Life After PCD – John Nielsen -

Life After PCD – John Nielsen -

February 24, 2020by collective-admin

Life After PCD – John Nielsen

Collective Change Institute
Collective Change Institute
February 24, 2020

John has been in the corporate world for over three decades; two-thirds of which he spent at one of the largest technology companies in the world – Microsoft. However, in 2017, he decided to step onto the path of entrepreneurship and strike out on his own as an independent coach and consultant. Describing himself as an “aggressive learner”, John is always on a continuous journey of deep, personal development.

Hey John, I’m excited to start, so let’s begin! What are some of the significant personal/professional changes in your life since PCD?

I would describe my experience as a complete three-dimensional shift in who I am as a person entirely – as a coach, a family man & a businessman. I feel like I am not only changing my life, but also the lives of those I come in contact with. I am now more present, objective and unassuming.

You know, I was especially moved when the people I hold dearest acknowledged my growth.

My partner said: “You are such a great coach. Can you always be a coach? It’s so good for me, for the children.”

My son said, “You are so different now. You are really listening so much more.”

That went straight to my heart. I am grateful.

What was the biggest/most important lesson you learned about yourself after learning/practising coaching?

I think I really understood why it is so important for a coach to both coach and get coached. Practising what you learn during any program is so very powerful and important, especially if a program builds that element into the entire experience.

What are some challenges you are experiencing in your life right now and how are you working on them?

I feel like I am still figuring out what ‘type’ of coach I want to be. Also, it does get a little lonely at times as I am trying to build up my business. However, I find that I am able to coach myself and apply what I have learned on myself. Self-coaching, if you would call it.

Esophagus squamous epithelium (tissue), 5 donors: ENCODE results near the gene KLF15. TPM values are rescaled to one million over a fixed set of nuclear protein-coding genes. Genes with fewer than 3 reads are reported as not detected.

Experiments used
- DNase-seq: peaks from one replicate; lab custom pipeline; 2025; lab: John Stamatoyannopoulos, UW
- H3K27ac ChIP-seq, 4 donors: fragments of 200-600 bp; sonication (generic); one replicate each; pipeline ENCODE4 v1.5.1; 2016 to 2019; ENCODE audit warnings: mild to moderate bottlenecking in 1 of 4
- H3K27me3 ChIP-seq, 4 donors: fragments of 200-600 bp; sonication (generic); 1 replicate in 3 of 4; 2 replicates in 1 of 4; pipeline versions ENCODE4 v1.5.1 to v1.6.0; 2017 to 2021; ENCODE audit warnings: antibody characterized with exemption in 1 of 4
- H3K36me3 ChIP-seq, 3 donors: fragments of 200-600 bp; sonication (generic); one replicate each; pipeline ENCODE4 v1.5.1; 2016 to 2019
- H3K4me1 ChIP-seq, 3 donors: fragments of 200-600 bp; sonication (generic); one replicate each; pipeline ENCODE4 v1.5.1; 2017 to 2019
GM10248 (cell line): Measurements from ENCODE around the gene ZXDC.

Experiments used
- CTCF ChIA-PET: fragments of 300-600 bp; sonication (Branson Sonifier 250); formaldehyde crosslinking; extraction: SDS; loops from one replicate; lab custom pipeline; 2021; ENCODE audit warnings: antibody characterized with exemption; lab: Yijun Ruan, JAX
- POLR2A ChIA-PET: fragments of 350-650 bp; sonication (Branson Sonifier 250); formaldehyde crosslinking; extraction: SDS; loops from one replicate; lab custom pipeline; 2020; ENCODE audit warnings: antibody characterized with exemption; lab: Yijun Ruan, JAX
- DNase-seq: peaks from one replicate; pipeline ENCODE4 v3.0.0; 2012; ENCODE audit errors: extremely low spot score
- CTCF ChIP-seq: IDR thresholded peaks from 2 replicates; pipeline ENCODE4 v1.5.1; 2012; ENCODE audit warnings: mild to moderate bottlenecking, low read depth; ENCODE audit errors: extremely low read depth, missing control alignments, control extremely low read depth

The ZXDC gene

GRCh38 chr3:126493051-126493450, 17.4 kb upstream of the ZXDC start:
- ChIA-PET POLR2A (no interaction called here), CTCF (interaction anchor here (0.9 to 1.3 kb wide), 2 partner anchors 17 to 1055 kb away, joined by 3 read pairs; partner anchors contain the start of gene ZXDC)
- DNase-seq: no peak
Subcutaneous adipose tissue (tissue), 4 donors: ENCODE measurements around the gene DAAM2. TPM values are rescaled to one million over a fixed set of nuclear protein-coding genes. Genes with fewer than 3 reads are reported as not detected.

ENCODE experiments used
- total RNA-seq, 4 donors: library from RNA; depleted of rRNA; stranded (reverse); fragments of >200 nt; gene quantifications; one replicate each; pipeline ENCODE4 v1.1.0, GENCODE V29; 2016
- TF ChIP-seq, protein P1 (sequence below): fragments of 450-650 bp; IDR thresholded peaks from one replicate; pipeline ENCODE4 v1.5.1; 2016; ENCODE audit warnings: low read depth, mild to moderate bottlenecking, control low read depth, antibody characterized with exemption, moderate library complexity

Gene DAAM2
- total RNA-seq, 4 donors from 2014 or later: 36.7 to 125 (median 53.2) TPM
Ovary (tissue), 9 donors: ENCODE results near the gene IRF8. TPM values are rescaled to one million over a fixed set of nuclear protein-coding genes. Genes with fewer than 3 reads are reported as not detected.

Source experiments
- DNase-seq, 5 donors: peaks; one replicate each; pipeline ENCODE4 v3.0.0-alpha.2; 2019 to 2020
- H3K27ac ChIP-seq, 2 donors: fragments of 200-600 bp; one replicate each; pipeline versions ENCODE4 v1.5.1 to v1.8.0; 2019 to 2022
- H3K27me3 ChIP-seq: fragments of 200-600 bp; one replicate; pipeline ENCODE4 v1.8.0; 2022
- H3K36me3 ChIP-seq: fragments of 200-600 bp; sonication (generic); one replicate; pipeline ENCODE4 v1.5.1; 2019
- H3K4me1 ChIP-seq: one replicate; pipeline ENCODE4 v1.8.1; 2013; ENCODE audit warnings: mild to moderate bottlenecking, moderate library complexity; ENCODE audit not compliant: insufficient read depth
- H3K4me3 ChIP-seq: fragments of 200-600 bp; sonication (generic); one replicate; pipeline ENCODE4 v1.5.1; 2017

What advice would you give to someone who is considering taking on coaching as a skill for themselves?

Be very clear why you are doing it. Learn and practise, learn and practise, learn and practise. I cannot stress that enough. There’s really no excuse, because the content is only as good as your follow-up. If you don’t do it, it gets lost.

What are some of the exciting plans you have for yourself in the near future?

I really love being an executive coach because we get a chance to enable people to clearly see themselves and tap into their hidden potentials and strengths. This impacts not only their professional lives, but it’s the transformation is in its totality – mind and body. I started Pepperminted three years ago – it is a concierge spa service and what’s interesting is our pool of clients include enterprises who are consciously encouraging self-care in their corporate philosophy.

People can also learn more about our executive coaching services and if you are keen to foster self-care and integrate wellness into your personal and corporate life, contact us at